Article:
Edgar Alan Poe
January 19, 1809 Boston Massachusetts
October 7, 1849 Baltimore Maryland
He was the second child of two actors. His father left in 1810 and his mother died a year later. He was taken in by John and Frances Allan though they never formally adopted him. Tensions grew between Poe and John over Poe's education. Poe went to the University of Virginia. He soon enlisted to the army under a alias. He wanted to become a poet, which John did not like, and left home. He married his 13 year old cousin, Virginia Clemm, and lived a short life to the age of 40. Nobody knows how he died but some suspected causes are, suicide, rabies, drugs, cholera, and many others.
Poe's Career as a poet started with anonymous collections to a publisher. He started writing for literary journals and other writing jobs. He planned for years to write his own journal, though he died before it could be finished. He started to become well known after his poem "the raven" was published.
In the greenest of our valleys,
By good angels tenanted,
Once fair and stately palace --
Radiant palace --reared its head.
In the monarch Thought's dominion --
It stood there!
Never seraph spread a pinion
Over fabric half so fair.
Banners yellow, glorious, golden,
On its roof did float and flow;
(This --all this --was in the olden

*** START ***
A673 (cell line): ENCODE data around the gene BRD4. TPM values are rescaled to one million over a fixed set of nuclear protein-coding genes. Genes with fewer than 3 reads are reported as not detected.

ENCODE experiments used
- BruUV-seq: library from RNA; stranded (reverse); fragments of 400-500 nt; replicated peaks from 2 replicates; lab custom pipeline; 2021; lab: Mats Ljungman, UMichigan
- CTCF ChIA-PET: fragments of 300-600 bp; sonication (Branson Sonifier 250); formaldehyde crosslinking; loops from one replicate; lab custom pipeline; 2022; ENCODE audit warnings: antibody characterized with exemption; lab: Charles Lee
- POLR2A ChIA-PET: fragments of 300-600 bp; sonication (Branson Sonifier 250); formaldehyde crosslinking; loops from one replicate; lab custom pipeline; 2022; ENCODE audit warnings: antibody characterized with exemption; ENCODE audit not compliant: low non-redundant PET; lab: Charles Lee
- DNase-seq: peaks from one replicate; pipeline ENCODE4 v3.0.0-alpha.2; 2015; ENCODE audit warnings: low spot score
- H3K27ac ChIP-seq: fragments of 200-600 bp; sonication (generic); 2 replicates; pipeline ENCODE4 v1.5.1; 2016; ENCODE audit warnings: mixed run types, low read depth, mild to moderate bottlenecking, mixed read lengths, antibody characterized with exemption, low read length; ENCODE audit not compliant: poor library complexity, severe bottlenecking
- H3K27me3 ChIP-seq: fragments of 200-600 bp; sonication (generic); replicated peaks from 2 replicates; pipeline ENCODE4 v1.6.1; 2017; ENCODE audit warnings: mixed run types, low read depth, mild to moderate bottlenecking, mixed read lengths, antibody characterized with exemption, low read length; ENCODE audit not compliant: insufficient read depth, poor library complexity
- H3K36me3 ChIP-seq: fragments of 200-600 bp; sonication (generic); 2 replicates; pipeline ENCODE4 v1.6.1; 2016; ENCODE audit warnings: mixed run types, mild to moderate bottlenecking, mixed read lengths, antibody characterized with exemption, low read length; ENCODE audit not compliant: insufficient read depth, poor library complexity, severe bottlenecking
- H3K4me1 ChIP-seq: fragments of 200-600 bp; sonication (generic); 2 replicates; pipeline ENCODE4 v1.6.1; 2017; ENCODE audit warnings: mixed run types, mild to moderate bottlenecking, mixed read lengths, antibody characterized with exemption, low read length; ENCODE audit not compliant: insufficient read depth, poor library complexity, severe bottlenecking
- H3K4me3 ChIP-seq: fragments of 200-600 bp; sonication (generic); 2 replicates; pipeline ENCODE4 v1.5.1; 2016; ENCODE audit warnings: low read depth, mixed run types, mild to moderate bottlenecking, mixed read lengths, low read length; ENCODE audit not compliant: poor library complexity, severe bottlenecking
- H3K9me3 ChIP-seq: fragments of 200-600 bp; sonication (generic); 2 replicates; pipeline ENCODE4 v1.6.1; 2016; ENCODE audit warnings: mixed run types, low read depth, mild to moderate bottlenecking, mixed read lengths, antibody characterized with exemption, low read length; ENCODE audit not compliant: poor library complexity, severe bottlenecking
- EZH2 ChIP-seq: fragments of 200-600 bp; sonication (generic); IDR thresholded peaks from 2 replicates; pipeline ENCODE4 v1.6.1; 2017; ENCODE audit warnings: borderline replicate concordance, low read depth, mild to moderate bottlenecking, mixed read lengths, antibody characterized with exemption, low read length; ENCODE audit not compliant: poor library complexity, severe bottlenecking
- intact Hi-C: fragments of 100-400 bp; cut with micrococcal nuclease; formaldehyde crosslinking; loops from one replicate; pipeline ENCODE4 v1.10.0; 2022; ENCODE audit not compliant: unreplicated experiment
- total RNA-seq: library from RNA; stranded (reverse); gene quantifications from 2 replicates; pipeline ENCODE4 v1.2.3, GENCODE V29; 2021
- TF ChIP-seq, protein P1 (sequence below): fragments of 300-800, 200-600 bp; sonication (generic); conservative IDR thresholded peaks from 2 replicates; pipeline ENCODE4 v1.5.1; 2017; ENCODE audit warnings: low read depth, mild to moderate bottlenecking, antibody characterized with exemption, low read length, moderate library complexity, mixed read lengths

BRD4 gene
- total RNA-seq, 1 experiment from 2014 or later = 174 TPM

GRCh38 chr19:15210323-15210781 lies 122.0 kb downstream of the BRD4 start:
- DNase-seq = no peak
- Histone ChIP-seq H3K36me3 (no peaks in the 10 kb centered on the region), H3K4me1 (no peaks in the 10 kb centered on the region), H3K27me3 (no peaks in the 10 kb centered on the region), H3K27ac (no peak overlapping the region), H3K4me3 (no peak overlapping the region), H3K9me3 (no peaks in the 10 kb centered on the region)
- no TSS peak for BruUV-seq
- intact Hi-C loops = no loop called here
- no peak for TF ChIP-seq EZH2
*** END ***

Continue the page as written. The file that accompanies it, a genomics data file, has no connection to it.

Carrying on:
Time long ago)
And every gentle air that dallied,
In that sweet day,
Along the ramparts plumed and pallid,
A winged odour went away.
Wanderers in that happy valley
Through two luminous windows saw
Spirits moving musically
To a lute's well-tuned law,
Round about a throne, where sitting
In state his glory well befitting,
The ruler of the realm was seen.
And all with pearl and ruby glowing
Was the fair palace door,
Through which came flowing, flowing, flowing
And sparkling evermore,
A troop of Echoes whose sweet duty
Was but to sing,
In voices of surpassing beauty,
The wit and wisdom of their king.
But evil things, in robes of sorrow,
Assailed the monarch's high estate;
(Ah, let us mourn, for never morrow
Shall dawn upon him, desolate!)
And, round about his home, the glory
That blushed and bloomed
Is but a dim-remembered story
Of the old time entombed.
And travellers now within that valley,
Through the red-litten windows, see
Vast forms that move fantastically
To a discordant melody;
While, like a rapid ghastly river,
Through the pale door,
A hideous throng rush out forever,
And laugh --but smile no more.
-Edgar Allan Poe
This poem talks about colors in such a vivid way. It gives you a creepy, eerie feeling which is sometimes wanted.